U.S. crude stocks dropped more than expected last week, while gasoline and distillate inventories also fell sharply, data from the Energy Information Administration showed on Wednesday.
Crude inventories fell by 4.7 million barrels in the week to July 14, compared with analysts’ expectations for a decrease of 3.2 million barrels.
Gasoline stocks fell by 4.4 million barrels, the fifth straight week of declines. The draw was far greater than analysts’ expectations in a Reuters poll for a 655,000-barrel drop, and lowered U.S. gasoline inventories to 231 million barrels.
“The report was squarely supportive with the across-the-board inventory declines,” said John Kilduff, partner at energy hedge fund Again Capital LLC in New York.
The draw helped boost the price of gasoline, with RBOB futures rising 1.8 percent to $1.6076 a gallon. Margins also rose, with the gasoline crack spread up 4.2 percent to $20.74 a barrel, from $20.36 prior to the report.
Crude prices were slightly higher after the data release.
U.S. futures rose 44 cents, or 1 percent, to $46.84 a barrel as of 10:59 a.m. EDT (1459 GMT), compared with $46.70 a barrel prior to the release. Brent crude rose to $49.36 a barrel, up 1.1 percent, from $49.22 before the news.
Oil prices have weakened since March, as investors have grown frustrated with high global inventory levels despite efforts by the Organization of the Petroleum Exporting Countries and others to reduce supply.
OPEC and non-OPEC members agreed to maintain supply cuts of 1.8 million bpd through March 2018, but those cuts were offset by rising production in OPEC members Nigeria and Libya, who are exempt from the deal, as well as in the United States.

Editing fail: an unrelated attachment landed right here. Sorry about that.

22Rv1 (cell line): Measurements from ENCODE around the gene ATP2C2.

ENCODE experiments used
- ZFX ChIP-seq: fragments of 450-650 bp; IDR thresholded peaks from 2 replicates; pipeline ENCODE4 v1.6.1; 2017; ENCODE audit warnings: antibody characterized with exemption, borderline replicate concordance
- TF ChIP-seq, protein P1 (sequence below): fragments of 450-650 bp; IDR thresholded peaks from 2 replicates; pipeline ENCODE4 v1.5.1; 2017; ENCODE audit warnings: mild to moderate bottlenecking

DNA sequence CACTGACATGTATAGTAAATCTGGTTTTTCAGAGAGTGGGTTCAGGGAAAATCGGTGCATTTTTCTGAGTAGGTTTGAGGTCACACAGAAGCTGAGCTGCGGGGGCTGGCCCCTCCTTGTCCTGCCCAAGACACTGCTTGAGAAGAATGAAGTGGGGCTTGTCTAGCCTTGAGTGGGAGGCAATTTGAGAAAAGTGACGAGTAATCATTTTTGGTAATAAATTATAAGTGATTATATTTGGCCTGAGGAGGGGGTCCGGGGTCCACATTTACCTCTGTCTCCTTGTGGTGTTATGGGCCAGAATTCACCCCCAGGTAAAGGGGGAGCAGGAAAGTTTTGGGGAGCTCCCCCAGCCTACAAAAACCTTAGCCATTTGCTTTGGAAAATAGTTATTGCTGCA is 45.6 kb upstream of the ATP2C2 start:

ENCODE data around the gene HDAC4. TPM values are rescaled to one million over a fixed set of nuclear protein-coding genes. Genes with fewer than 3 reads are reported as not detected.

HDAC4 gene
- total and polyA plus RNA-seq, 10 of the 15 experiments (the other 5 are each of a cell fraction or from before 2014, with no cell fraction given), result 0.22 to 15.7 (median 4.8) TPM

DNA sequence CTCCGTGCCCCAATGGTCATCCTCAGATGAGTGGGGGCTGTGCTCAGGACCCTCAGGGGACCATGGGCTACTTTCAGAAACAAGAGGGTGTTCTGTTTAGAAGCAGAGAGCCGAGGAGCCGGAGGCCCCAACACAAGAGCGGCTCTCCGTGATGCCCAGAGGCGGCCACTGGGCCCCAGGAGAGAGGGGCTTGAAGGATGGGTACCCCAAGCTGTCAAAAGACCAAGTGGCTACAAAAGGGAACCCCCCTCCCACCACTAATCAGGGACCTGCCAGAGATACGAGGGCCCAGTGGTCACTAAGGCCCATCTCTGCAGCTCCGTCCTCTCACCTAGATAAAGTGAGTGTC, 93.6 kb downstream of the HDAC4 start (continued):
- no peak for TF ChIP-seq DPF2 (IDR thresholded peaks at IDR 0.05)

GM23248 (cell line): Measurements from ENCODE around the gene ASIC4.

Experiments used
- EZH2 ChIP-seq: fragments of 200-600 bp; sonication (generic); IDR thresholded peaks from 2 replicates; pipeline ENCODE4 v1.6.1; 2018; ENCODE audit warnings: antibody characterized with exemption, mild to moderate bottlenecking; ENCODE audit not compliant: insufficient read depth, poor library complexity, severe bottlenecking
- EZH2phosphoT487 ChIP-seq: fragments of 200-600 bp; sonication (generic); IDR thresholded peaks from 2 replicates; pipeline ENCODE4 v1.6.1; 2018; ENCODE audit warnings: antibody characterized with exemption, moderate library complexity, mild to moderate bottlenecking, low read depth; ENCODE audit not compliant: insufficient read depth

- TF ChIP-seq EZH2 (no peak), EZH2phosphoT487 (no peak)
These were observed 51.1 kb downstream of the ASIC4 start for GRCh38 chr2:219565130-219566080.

U.S. production rose again, reaching 9.43 million barrels a day, which “increases pressure on OPEC to come up with some counteracting measures. Otherwise, the rebalancing of the oil market will remain painfully slow,” said Carsten Fritsch, oil analyst at Commerzbank AG in Frankfurt, Germany.
Refinery crude runs fell by 125,000 barrels per day, EIA data showed. Refinery utilization rates fell by 0.5 percentage point.
Distillate stockpiles, which include diesel and heating oil, fell by 2.1 million barrels, versus expectations for a 1.2 million barrels increase, the EIA data showed.
U.S. crude imports rose last week by 576,000 barrels per day.
Crude stocks at the Cushing, Oklahoma, delivery hub fell by 23,000 barrels, EIA said. (Reporting By David Gaffen; additional reporting by Scott DiSavino; Editing by Meredith Mazzilli)
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